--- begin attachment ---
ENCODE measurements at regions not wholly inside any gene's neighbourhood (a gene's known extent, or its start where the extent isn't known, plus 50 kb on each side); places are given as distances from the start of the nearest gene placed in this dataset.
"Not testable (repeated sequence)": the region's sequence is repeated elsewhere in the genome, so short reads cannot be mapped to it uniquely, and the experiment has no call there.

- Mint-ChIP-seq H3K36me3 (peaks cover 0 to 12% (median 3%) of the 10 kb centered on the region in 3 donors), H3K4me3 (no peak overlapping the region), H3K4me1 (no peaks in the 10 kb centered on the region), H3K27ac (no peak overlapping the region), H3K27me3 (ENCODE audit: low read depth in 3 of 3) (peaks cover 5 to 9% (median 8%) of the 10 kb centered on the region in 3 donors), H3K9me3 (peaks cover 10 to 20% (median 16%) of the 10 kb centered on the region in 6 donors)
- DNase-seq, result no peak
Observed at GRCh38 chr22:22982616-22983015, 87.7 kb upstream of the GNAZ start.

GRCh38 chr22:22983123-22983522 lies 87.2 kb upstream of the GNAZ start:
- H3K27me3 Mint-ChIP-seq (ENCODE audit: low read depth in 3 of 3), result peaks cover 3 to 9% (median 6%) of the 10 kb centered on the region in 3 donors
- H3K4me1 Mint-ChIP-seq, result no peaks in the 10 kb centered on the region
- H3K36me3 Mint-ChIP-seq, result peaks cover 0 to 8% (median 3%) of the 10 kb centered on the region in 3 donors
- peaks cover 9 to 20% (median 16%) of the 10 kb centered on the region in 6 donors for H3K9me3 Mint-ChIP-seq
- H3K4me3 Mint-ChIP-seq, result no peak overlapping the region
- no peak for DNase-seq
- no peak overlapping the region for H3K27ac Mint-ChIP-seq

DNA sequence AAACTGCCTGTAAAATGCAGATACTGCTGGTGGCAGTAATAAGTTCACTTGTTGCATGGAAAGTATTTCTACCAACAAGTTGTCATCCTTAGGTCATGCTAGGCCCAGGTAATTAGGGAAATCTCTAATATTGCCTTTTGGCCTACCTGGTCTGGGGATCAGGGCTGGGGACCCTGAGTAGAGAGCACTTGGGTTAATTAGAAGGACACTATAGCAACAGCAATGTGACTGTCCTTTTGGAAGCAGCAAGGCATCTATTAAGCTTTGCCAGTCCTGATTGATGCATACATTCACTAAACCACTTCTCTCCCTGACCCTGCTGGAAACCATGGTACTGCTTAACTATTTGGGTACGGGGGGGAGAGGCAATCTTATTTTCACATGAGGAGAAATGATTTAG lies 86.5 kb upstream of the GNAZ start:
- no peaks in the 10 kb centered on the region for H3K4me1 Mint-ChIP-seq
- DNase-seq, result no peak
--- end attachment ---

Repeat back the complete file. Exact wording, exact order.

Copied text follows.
ENCODE measurements at regions not wholly inside any gene's neighbourhood (a gene's known extent, or its start where the extent isn't known, plus 50 kb on each side); places are given as distances from the start of the nearest gene placed in this dataset.
"Not testable (repeated sequence)": the region's sequence is repeated elsewhere in the genome, so short reads cannot be mapped to it uniquely, and the experiment has no call there.

- Mint-ChIP-seq H3K36me3 (peaks cover 0 to 12% (median 3%) of the 10 kb centered on the region in 3 donors), H3K4me3 (no peak overlapping the region), H3K4me1 (no peaks in the 10 kb centered on the region), H3K27ac (no peak overlapping the region), H3K27me3 (ENCODE audit: low read depth in 3 of 3) (peaks cover 5 to 9% (median 8%) of the 10 kb centered on the region in 3 donors), H3K9me3 (peaks cover 10 to 20% (median 16%) of the 10 kb centered on the region in 6 donors)
- DNase-seq, result no peak
Observed at GRCh38 chr22:22982616-22983015, 87.7 kb upstream of the GNAZ start.

GRCh38 chr22:22983123-22983522 lies 87.2 kb upstream of the GNAZ start:
- H3K27me3 Mint-ChIP-seq (ENCODE audit: low read depth in 3 of 3), result peaks cover 3 to 9% (median 6%) of the 10 kb centered on the region in 3 donors
- H3K4me1 Mint-ChIP-seq, result no peaks in the 10 kb centered on the region
- H3K36me3 Mint-ChIP-seq, result peaks cover 0 to 8% (median 3%) of the 10 kb centered on the region in 3 donors
- peaks cover 9 to 20% (median 16%) of the 10 kb centered on the region in 6 donors for H3K9me3 Mint-ChIP-seq
- H3K4me3 Mint-ChIP-seq, result no peak overlapping the region
- no peak for DNase-seq
- no peak overlapping the region for H3K27ac Mint-ChIP-seq

DNA sequence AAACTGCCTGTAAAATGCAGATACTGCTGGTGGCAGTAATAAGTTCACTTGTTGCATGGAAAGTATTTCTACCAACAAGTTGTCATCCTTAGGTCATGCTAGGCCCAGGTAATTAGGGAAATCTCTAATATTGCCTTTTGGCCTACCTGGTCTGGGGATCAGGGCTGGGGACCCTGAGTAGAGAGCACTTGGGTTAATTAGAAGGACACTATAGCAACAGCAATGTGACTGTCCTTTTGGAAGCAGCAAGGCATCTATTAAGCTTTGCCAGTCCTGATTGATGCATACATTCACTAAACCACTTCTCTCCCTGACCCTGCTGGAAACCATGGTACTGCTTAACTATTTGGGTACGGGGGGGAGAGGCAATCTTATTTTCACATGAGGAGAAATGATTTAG lies 86.5 kb upstream of the GNAZ start:
- no peaks in the 10 kb centered on the region for H3K4me1 Mint-ChIP-seq
- DNase-seq, result no peak